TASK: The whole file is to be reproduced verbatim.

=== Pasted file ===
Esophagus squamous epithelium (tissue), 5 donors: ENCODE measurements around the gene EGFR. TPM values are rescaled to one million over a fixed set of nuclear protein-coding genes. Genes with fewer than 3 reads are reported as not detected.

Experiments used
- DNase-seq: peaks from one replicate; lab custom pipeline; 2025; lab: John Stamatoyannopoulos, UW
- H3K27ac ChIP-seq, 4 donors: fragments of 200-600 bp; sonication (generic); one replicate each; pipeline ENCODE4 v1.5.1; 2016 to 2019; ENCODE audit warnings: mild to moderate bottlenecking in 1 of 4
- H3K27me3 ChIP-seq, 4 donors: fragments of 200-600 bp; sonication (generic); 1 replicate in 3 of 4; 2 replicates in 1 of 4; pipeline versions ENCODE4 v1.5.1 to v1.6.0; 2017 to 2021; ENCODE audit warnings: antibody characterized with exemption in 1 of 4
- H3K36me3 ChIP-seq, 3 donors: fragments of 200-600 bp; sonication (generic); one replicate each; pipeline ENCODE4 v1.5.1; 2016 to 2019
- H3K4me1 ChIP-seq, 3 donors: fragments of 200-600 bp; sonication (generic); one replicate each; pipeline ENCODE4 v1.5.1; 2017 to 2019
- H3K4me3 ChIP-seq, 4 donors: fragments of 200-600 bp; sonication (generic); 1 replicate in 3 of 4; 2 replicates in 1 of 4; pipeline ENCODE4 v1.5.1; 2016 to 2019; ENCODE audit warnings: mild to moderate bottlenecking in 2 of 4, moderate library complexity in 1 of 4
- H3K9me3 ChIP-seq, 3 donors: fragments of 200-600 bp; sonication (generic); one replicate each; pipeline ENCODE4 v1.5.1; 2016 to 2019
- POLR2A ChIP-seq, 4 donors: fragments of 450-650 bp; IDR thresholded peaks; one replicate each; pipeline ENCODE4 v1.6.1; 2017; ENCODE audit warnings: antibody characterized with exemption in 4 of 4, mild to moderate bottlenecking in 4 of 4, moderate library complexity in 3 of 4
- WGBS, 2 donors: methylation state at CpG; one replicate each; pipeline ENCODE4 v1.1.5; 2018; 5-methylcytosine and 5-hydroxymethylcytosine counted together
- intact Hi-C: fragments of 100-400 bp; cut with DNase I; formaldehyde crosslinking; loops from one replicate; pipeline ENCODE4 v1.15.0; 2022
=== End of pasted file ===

Esophagus squamous epithelium (tissue), 5 donors: ENCODE measurements around the gene EGFR. TPM values are rescaled to one million over a fixed set of nuclear protein-coding genes. Genes with fewer than 3 reads are reported as not detected.

Experiments used
- DNase-seq: peaks from one replicate; lab custom pipeline; 2025; lab: John Stamatoyannopoulos, UW
- H3K27ac ChIP-seq, 4 donors: fragments of 200-600 bp; sonication (generic); one replicate each; pipeline ENCODE4 v1.5.1; 2016 to 2019; ENCODE audit warnings: mild to moderate bottlenecking in 1 of 4
- H3K27me3 ChIP-seq, 4 donors: fragments of 200-600 bp; sonication (generic); 1 replicate in 3 of 4; 2 replicates in 1 of 4; pipeline versions ENCODE4 v1.5.1 to v1.6.0; 2017 to 2021; ENCODE audit warnings: antibody characterized with exemption in 1 of 4
- H3K36me3 ChIP-seq, 3 donors: fragments of 200-600 bp; sonication (generic); one replicate each; pipeline ENCODE4 v1.5.1; 2016 to 2019
- H3K4me1 ChIP-seq, 3 donors: fragments of 200-600 bp; sonication (generic); one replicate each; pipeline ENCODE4 v1.5.1; 2017 to 2019
- H3K4me3 ChIP-seq, 4 donors: fragments of 200-600 bp; sonication (generic); 1 replicate in 3 of 4; 2 replicates in 1 of 4; pipeline ENCODE4 v1.5.1; 2016 to 2019; ENCODE audit warnings: mild to moderate bottlenecking in 2 of 4, moderate library complexity in 1 of 4
- H3K9me3 ChIP-seq, 3 donors: fragments of 200-600 bp; sonication (generic); one replicate each; pipeline ENCODE4 v1.5.1; 2016 to 2019
- POLR2A ChIP-seq, 4 donors: fragments of 450-650 bp; IDR thresholded peaks; one replicate each; pipeline ENCODE4 v1.6.1; 2017; ENCODE audit warnings: antibody characterized with exemption in 4 of 4, mild to moderate bottlenecking in 4 of 4, moderate library complexity in 3 of 4
- WGBS, 2 donors: methylation state at CpG; one replicate each; pipeline ENCODE4 v1.1.5; 2018; 5-methylcytosine and 5-hydroxymethylcytosine counted together
- intact Hi-C: fragments of 100-400 bp; cut with DNase I; formaldehyde crosslinking; loops from one replicate; pipeline ENCODE4 v1.15.0; 2022